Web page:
We will discuss the long time behavior of the stochastic Kuramoto synchronization model with disorder. The Kuramoto model consists in a system of N mean-field interacting diffusions on the circle (rotators), with quenched inhomogeneous frequencies. On a finite time scale [0, T], the Kuramoto model is known to be self-averaging: the empirical measure of the system converges as $N\to\infty$ to the deterministic solution of a nonlinear Fokker-Planck equation which exhibits a stable manifold of stationary solutions (at least when the interaction between rotators is strong enough). The purpose of the talk is to show that, on longer times scales (of order $\sqrt N$), the finite-size fluctuations of the quenched disorder compete with the noise and makes the system deviate from this mean-field behavior: we prove the existence of traveling-waves along the stationary manifold, generated by the asymmetry of the quenched disorder.

Irène Marcovici (Institut Elie Cartan, Nancy) Percolation games, probabilistic cellular automata, and the hard-core model. Let each site of the grid ${\mathbb Z}^2$ be closed with probability $p$ and open with probability $1-p$, independently for different sites. Consider the following two-player game: a token starts at the origin, and a move consists of moving the token from its current site $x$ to an open site in $\{x+(0,1),x+(1,0)\}$; if both these sites are closed, then the player to move loses the game. Is there positive probability that the game is drawn with best play -- i.e. that neither player can force a win? This is equivalent to the question of ergodicity of a certain one-dimensional probabilistic cellular automaton (PCA), which has already been studied from several perspectives, for example in the enumeration of directed animals in combinatorics, in relation to the golden-mean subshift in symbolic dynamics, and in the context of the hard-core model in statistical physics. In a joint work with J. B. Martin and A. E. Holroyd, we prove that the PCA is ergodic for all p, and that no draws occur for the game on $\mathbb Z^2$. I will present this result, together with some extensions to higher dimensional games.

Vu-Lan Nguyen (Université Paris Diderot) End point localization in log gamma polymer model. As a general fact, directed polymers in random environment are localized in the so-called strong disorder phase. In this talk, based on a joint work with Francis Comets, we will consider the exctly solvable model with log-gamma environment, introduced recently by Seppalainen. For the stationary model and the point-to-line version, the localization can be expressed as the trapping of the end-point in a potential given by an independent random walk.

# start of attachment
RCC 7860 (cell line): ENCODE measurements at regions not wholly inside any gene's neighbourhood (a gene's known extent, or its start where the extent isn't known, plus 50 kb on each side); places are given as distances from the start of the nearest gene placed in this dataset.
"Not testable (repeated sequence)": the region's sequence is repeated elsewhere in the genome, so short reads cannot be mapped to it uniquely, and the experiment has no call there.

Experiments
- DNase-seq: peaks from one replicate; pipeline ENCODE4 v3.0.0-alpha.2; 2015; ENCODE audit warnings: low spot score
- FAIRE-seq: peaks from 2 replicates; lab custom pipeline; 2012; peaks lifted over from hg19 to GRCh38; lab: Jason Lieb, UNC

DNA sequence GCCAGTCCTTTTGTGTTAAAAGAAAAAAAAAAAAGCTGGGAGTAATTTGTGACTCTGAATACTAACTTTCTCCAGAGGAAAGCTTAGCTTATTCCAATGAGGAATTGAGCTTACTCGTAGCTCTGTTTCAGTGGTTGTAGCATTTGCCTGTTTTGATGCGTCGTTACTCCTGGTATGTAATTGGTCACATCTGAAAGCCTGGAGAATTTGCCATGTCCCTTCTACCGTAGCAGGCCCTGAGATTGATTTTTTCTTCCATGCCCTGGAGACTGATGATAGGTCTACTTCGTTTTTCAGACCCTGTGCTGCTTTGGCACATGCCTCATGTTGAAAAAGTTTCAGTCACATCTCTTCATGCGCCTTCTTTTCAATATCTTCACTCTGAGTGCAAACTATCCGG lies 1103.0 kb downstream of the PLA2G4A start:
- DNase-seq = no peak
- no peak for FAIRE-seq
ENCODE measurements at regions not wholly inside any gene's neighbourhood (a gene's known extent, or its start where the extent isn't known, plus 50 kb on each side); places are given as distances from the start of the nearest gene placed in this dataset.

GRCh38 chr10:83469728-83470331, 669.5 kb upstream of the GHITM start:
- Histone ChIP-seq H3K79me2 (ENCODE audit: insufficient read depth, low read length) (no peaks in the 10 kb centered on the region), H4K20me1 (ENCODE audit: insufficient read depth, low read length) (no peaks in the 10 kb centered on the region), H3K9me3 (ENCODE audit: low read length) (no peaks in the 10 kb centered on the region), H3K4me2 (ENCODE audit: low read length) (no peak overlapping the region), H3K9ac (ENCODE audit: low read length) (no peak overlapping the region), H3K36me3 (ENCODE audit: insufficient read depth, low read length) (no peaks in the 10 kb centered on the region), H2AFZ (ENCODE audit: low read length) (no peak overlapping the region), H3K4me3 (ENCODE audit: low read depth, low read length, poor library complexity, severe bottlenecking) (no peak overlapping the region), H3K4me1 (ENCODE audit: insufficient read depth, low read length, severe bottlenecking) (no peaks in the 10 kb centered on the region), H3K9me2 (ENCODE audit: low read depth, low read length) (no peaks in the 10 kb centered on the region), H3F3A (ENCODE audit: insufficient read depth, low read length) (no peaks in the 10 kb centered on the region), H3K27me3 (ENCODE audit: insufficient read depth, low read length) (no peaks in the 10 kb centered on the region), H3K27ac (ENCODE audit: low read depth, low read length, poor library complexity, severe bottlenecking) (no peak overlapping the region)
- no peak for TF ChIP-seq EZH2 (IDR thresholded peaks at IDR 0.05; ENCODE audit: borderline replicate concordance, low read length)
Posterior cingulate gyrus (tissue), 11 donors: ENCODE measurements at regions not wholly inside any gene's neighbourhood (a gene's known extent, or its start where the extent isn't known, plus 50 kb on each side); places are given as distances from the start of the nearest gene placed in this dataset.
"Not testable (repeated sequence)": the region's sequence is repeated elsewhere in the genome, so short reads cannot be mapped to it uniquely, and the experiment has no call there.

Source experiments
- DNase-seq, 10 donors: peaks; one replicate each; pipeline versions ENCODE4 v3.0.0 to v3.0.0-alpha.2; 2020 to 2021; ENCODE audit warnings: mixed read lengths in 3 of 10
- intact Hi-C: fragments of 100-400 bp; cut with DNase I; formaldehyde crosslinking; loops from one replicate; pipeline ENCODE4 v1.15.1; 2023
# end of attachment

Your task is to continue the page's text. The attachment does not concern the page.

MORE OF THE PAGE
Arnaud Rousselle (Institut de Mathématiques de Bourgogne, Dijon) Quenched invariance principle for random walks on Poisson-Delaunay triangulations. The Voronoi tiling of an infinite locally finite subset $\xi$ of $\mathbf{R}^d$ is the collection of the Voronoi cells: $$\operatorname{Vor}_\xi(x)=\left\{y\in\mathbf{R}^d:\Vert y-x\Vert\leq\Vert y-x'\Vert,\forall x'\in\xi\right\},\qquad x\in\xi.$$ The associated Delaunay triangulation is its dual graph in which there is an edge between vertices $x$ et $x'$ if $\operatorname{Vor}_\xi(x)$ and $\operatorname{Vor}_\xi(x)$ share a $(d-1)$-dimensional face. When $\xi$ is distributed according to a Poisson point process, this graph is called Poisson-Delaunay triangulation. These realistic models found applications in various fields such that geography, biology or telecommunications. In this talk, we present a quenched invariance principle for the variable speed nearest-neighbor random walk $(X_t)_{t\geq 0}$ on the Delaunay triangulation of a realization $\xi$ of a Poisson point process, that is for the Markov process with generator: $$\label{EqDefGene} \mathcal{L}^\xi f(x):=\sum_{y\in\xi}\mathbf{1}_{y\sim x}\left(f(y)-f(x)\right),\qquad x\in\xi.$$ In other words, we show that, for a.e. realization $\xi$ of the point process and all starting point $x\in\xi$, the rescaled process $(X^\varepsilon_t)_{t\geq 0}=(\varepsilon X_{\varepsilon^{-2}t})_{t\geq 0}$ converges in law as $\varepsilon$ tends to $0$ to a nondegenerate Brownian motion under quenched law.